themiddlespaces said...

Right now my Amazon wishlist is brimming with mostly comic-related stuff. . . ranging from independent/alternative comics I love to a couple of volumes collecting strips of Krazy Kat and Peanuts to Marvel Masterworks Books of Black Panther and the Fantastic Four Omnibus. . .

I even have a few academic books on comics on the list, like
Demanding Respect: The Evolution of the American Comic Book by Paul Lopes. Oh and some bags and boards.

Doug, why do you plan on selling your collection? Do you plan to replace it electronically or in trades?

Doug said...

Osvaldo --

I think it's just time. I have no illusions about making major bank on it -- I plan to get a new price guide and over Christmas see what I have in terms of value. Of course I'll be expecting a bid of around 40-45% and I can deal with that. I have around 8 longboxes, with the complete run of the Avengers being the cornerstone. I have nice Bronze runs of ASM, FF, and X-Men. I also have worn copies of FF #s 48-52, and decent copies of ASM #s 39-40. All of the above I have either on the dvd-roms or in trades. There are some more recent mini-series, mostly DC, that I'd like to replace in tpb or hardcover format.

Doug

Greg said...

I've had my eye on the new Steranko collection too. Other things I'd like to see- Marvel Masterworks Iron Fist vol 2 and the Iron Man omnibus of Michelinie/ Layton. Oh and Absolute Vision by Stern- vol 1 comes out in December, volume 2 early next year (I think).

Karen, those Inhumans masterworks sound good. I liked their 70's series back in the day, not sure how they'd hold up now but it would be nice to have a collection. May have to look into those perhaps...

themiddlespaces said...

I hear ya Doug. I am working hard to keep my collection to 7 short boxes - but it is hard when I am still getting contemporary comics, too.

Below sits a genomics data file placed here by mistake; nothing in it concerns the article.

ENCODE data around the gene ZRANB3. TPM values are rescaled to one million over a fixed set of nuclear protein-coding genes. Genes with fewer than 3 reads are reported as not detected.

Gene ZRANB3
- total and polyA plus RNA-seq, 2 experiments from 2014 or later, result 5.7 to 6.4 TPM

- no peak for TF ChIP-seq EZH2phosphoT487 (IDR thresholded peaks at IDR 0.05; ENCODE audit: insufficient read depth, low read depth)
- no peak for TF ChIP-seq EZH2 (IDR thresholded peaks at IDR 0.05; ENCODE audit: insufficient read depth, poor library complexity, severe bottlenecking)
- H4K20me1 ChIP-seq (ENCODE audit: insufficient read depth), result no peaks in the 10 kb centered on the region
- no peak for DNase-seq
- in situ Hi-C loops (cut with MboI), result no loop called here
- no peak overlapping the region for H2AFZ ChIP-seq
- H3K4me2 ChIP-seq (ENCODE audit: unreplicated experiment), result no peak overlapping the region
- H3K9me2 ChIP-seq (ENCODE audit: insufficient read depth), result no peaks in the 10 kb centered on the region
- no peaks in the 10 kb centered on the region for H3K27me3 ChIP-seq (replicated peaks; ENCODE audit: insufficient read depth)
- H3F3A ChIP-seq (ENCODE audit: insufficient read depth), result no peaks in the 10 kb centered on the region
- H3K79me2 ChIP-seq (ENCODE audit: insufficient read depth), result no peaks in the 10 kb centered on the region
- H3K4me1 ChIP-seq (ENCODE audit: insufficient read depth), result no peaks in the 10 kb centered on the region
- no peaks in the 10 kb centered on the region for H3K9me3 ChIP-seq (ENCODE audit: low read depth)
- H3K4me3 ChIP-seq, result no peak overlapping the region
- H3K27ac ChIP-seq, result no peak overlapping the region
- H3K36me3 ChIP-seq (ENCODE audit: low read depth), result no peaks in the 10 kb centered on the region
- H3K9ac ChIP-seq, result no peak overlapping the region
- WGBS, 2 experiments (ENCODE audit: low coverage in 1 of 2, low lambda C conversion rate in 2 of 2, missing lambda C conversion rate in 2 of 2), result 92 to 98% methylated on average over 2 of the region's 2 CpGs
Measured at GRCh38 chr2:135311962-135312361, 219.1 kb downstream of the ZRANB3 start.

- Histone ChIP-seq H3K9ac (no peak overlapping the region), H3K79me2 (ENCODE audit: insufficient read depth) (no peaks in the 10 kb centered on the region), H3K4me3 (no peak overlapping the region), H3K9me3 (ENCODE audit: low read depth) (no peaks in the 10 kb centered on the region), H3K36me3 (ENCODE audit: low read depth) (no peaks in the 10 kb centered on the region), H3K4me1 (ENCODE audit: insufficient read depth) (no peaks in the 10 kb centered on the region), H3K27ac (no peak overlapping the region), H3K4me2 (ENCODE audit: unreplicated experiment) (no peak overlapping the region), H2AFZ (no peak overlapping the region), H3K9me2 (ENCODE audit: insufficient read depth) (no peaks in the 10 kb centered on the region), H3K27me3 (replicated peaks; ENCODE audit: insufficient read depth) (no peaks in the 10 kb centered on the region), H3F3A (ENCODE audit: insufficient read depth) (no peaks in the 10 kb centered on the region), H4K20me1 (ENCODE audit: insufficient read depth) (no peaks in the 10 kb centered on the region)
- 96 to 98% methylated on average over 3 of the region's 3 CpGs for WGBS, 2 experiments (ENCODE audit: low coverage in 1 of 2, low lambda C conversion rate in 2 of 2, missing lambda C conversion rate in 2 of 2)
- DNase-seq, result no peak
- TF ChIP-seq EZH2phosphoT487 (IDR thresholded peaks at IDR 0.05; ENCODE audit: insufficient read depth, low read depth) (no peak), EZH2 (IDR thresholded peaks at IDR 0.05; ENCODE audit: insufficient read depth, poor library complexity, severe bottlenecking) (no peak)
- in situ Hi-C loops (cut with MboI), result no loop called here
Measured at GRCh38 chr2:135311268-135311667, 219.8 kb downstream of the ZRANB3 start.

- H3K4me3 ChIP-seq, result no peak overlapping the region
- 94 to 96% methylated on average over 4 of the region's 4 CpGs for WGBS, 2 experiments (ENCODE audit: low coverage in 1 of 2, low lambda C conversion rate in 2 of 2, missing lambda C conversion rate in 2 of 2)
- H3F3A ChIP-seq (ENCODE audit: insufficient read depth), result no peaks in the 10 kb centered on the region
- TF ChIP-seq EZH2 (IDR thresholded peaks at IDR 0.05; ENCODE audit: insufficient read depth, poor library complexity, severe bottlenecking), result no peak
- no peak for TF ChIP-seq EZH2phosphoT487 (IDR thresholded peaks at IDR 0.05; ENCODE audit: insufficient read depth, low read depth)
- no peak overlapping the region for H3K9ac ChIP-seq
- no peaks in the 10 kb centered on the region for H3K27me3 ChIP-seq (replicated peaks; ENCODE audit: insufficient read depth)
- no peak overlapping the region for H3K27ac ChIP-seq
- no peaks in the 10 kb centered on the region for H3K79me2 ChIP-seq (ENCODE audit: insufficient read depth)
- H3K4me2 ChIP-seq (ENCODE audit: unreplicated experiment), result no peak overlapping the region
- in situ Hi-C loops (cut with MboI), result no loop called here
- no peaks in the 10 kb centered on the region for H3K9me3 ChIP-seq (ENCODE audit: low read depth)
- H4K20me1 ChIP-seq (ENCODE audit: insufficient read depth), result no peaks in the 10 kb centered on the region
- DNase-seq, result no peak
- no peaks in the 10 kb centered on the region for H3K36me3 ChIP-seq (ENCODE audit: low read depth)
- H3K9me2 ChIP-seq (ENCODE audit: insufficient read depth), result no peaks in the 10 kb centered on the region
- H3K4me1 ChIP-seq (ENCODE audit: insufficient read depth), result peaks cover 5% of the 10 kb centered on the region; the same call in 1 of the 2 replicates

My problem with switching to trades - is part of what I love about comics are the covers (not always included in trades) and I love the ads and letters pages, too!

Doug said...

The dvd-roms were so awesome because they scanned entire comics. But specifically in the case of the Avengers disc, they didn't include the five Giant-Size issues -- sort of kills the Celestial Madonna storyline! The Essentials are more inclusive, but I prefer to have the color comics when possible.

Doug

david_b said...

You folks are braver than I.. I could not part with the floppies of old. I only have about 6-7 shortboxes now, but they're pure gold (to me, anyhow..).

Actually as a gift my wife recommended, I'm actually giving my next door 11yr old neighbor kid (my wife takes care of him on occasion for his single mom) my original copies of CA&F 169-176 (with the cut-out value stamps 'holes') on the condition I can buy nicer replacements on eBay for myself. Win-Win.

He's such a nice kid, and no other story excited me as much as that did in my youth, so it's a splendid gift for him since I've been gifting him other vintage comics I've replaced previously in the same fashion...